LEGACIES OF WWII: Veteran Bob Heiny maintains positive attitude through many near-death experiences
In December 1944, German Chancellor Adolph Hitler was desperate to regain control of World War II. In an attempt to split Allied troops in Europe, he ordered a surprise attack in the Ardennes Forest near Germany and Belgium. The aggressive push into the snowy wooded area become known as the Battle of the Bulge.
Attached to the 9th Armored Division of the First Army, Robert Heiny of Fort Wayne helped obtain badly needed supplies for troops during what turned out to be one of the worst winters on record. Allied troops, caught off-guard, lacked adequate provisions and suffered frozen toes and fingers. “I took a pair of shoes to a guy in a foxhole,” said Heiny, a resident of Fort Wayne. “He was so grateful that he almost kissed me.”
Heiny had grown up in Fort Wayne in the 1930s. In between surviving two serious car accidents as a child, he delivered News-Sentinel and Journal-Gazette newspapers to customers for seven cents a week.
After graduating from Central Catholic High School in 1941, Heiny attended several colleges before enlisting in the U.S. Army in 1942. He completed basic training at Fort Hood in Texas before being assigned to the 9th Army and shipped to Europe.
While the Battle of the Bulge was one of the most significant battles of the war, Heiny and others with the 9th would encounter another deadly battle near the end of the war.
By spring 1945, Allied forces were on the offense and the German army in full retreat. The village of Remagen, Germany, sat on the west banks of the Rhine River. After six years of fighting, the 700-foot Ludendorff Bridge was the only one still standing across the Rhine. Access to the bridge was critical for Allied troops to advance on Berlin.
When the 9th Armored Division arrived at Remagen, they were surprised to find German troops in retreat across the still-intact bridge. Orders were given to the Allied troops to capture the bridge. As a company of infantry advanced, the Germans, having set explosives in place on the bridge, detonated the charges. To their surprise, although the explosives blew the bridge off its foundation, it remained intact. After a period of battle, the Allies captured the bridge at Remagen, making it the only bridge across the Rhine captured by American forces during World War II.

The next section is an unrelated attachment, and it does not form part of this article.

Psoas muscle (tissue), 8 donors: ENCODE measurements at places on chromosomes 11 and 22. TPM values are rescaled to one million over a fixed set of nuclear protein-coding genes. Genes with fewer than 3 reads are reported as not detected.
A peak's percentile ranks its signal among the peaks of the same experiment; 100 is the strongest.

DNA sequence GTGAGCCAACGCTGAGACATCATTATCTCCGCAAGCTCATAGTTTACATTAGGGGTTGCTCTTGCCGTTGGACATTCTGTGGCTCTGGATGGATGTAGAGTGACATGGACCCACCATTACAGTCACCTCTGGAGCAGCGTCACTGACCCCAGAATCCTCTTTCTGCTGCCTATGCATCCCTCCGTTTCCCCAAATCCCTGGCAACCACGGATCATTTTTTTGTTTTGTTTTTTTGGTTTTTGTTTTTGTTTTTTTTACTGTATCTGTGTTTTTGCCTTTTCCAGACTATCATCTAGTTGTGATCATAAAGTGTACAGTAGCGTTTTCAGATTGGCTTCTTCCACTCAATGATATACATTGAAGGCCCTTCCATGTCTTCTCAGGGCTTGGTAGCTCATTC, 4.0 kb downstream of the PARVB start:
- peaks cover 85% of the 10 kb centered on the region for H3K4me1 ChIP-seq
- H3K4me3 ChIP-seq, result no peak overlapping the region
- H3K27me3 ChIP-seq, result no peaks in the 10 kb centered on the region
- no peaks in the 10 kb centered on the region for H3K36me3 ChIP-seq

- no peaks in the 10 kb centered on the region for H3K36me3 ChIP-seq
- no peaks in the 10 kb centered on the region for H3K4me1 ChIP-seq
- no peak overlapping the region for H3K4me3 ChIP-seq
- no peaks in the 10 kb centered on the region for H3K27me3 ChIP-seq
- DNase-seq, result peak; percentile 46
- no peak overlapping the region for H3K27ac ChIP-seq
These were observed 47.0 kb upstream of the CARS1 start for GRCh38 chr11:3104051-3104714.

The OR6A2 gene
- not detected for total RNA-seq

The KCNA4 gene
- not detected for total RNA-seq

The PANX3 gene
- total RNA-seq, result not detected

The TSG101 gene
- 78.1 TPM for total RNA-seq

Sadly, 10 days later, while Allied combat engineers attempted to repair the bridge, it collapsed. Heiny rescued soldiers from the water. “We lost dozens of men when that bridge collapsed,” he said. A museum at the bridge displays the names of Allied troops who died there.
The bridge at Remagen became the last main obstacle for the Allies. After Hitler committed suicide on April 30, 1945, and with a dearth of troops, supplies and food, German forces surrendered at Reims, France, on May 7.
Heiny celebrated the war’s end with a childhood friend, Bob Gorman whom he had located while fighting at Remagen. Gorman was assigned to the 203rd anti-aircraft division. “We drank champagne and cognac to celebrate,” said Heiny. After the war, the two were roommates at Xavier University, vacationed together and worked at St. Mary’s soup kitchen in Fort Wayne. Gorman died in 2017.
Tech Sgt. Heiny was discharged in February 1946. He married Margaret Ann Disser, and they became parents to three daughters. Robert Heiny ran a gift advertising business for 65 years. An avid basketball player in high school, Heiny was the first basketball coach at Bishop Luers High School and also coached at St. John’s the Baptist Elementary School.
After having attended four colleges – Gonzaga University, St. Joseph’s College, University of Toledo, and Xavier University – Heiny’s one regret was never completing a college degree. After meeting Heiny and hearing about his community involvement and military service, Brett Thomas of WPTA-TV in Fort Wayne assisted officials at University of St. Francis in awarding Heiny an honorary degree of Humane Letters in May 2018.
Having survived near-fatal childhood accidents, combat in World War II, and colon cancer in his 50s, Robert Heiny, 95, looks at life with a positive view. “I am the luckiest man alive,” he said.
Kayleen Reusser is an author who just finished the book “They Did It for Honor: Stories of American WWII Veterans”